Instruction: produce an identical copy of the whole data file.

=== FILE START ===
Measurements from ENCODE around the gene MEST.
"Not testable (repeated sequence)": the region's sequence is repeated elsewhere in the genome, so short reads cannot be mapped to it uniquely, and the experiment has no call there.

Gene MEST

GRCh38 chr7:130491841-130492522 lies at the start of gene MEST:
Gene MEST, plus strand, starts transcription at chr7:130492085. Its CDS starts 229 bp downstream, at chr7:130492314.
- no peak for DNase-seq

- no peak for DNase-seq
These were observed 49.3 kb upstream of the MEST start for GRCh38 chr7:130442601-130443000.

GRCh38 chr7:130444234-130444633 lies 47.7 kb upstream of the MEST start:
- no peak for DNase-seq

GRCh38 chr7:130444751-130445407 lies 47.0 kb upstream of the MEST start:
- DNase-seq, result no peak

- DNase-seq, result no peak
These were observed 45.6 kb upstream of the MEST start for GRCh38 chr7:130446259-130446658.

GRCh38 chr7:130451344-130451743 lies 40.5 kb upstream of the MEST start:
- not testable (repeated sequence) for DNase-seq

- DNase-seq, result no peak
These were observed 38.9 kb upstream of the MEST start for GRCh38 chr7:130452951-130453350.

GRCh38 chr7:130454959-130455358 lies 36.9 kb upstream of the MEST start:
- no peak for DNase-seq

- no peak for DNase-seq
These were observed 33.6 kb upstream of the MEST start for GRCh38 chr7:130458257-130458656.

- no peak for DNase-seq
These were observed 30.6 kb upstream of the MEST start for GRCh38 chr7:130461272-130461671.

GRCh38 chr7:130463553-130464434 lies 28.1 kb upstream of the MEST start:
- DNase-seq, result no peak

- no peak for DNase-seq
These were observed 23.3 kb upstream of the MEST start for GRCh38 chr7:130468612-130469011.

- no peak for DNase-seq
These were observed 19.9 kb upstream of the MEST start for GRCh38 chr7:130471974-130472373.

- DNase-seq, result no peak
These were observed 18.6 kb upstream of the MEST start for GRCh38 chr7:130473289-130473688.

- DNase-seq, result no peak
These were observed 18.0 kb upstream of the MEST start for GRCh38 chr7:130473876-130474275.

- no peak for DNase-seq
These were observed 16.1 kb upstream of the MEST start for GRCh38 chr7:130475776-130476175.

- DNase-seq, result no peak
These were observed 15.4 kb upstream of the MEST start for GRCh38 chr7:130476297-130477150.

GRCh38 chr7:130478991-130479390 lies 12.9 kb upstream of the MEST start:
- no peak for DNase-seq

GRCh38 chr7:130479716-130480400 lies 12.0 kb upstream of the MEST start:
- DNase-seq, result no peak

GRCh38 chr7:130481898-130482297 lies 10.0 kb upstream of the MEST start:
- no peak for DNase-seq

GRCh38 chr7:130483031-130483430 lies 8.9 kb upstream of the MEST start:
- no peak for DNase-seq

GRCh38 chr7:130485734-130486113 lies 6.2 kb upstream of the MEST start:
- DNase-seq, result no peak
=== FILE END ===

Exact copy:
Measurements from ENCODE around the gene MEST.
"Not testable (repeated sequence)": the region's sequence is repeated elsewhere in the genome, so short reads cannot be mapped to it uniquely, and the experiment has no call there.

Gene MEST

GRCh38 chr7:130491841-130492522 lies at the start of gene MEST:
Gene MEST, plus strand, starts transcription at chr7:130492085. Its CDS starts 229 bp downstream, at chr7:130492314.
- no peak for DNase-seq

- no peak for DNase-seq
These were observed 49.3 kb upstream of the MEST start for GRCh38 chr7:130442601-130443000.

GRCh38 chr7:130444234-130444633 lies 47.7 kb upstream of the MEST start:
- no peak for DNase-seq

GRCh38 chr7:130444751-130445407 lies 47.0 kb upstream of the MEST start:
- DNase-seq, result no peak

- DNase-seq, result no peak
These were observed 45.6 kb upstream of the MEST start for GRCh38 chr7:130446259-130446658.

GRCh38 chr7:130451344-130451743 lies 40.5 kb upstream of the MEST start:
- not testable (repeated sequence) for DNase-seq

- DNase-seq, result no peak
These were observed 38.9 kb upstream of the MEST start for GRCh38 chr7:130452951-130453350.

GRCh38 chr7:130454959-130455358 lies 36.9 kb upstream of the MEST start:
- no peak for DNase-seq

- no peak for DNase-seq
These were observed 33.6 kb upstream of the MEST start for GRCh38 chr7:130458257-130458656.

- no peak for DNase-seq
These were observed 30.6 kb upstream of the MEST start for GRCh38 chr7:130461272-130461671.

GRCh38 chr7:130463553-130464434 lies 28.1 kb upstream of the MEST start:
- DNase-seq, result no peak

- no peak for DNase-seq
These were observed 23.3 kb upstream of the MEST start for GRCh38 chr7:130468612-130469011.

- no peak for DNase-seq
These were observed 19.9 kb upstream of the MEST start for GRCh38 chr7:130471974-130472373.

- DNase-seq, result no peak
These were observed 18.6 kb upstream of the MEST start for GRCh38 chr7:130473289-130473688.

- DNase-seq, result no peak
These were observed 18.0 kb upstream of the MEST start for GRCh38 chr7:130473876-130474275.

- no peak for DNase-seq
These were observed 16.1 kb upstream of the MEST start for GRCh38 chr7:130475776-130476175.

- DNase-seq, result no peak
These were observed 15.4 kb upstream of the MEST start for GRCh38 chr7:130476297-130477150.

GRCh38 chr7:130478991-130479390 lies 12.9 kb upstream of the MEST start:
- no peak for DNase-seq

GRCh38 chr7:130479716-130480400 lies 12.0 kb upstream of the MEST start:
- DNase-seq, result no peak

GRCh38 chr7:130481898-130482297 lies 10.0 kb upstream of the MEST start:
- no peak for DNase-seq

GRCh38 chr7:130483031-130483430 lies 8.9 kb upstream of the MEST start:
- no peak for DNase-seq

GRCh38 chr7:130485734-130486113 lies 6.2 kb upstream of the MEST start:
- DNase-seq, result no peak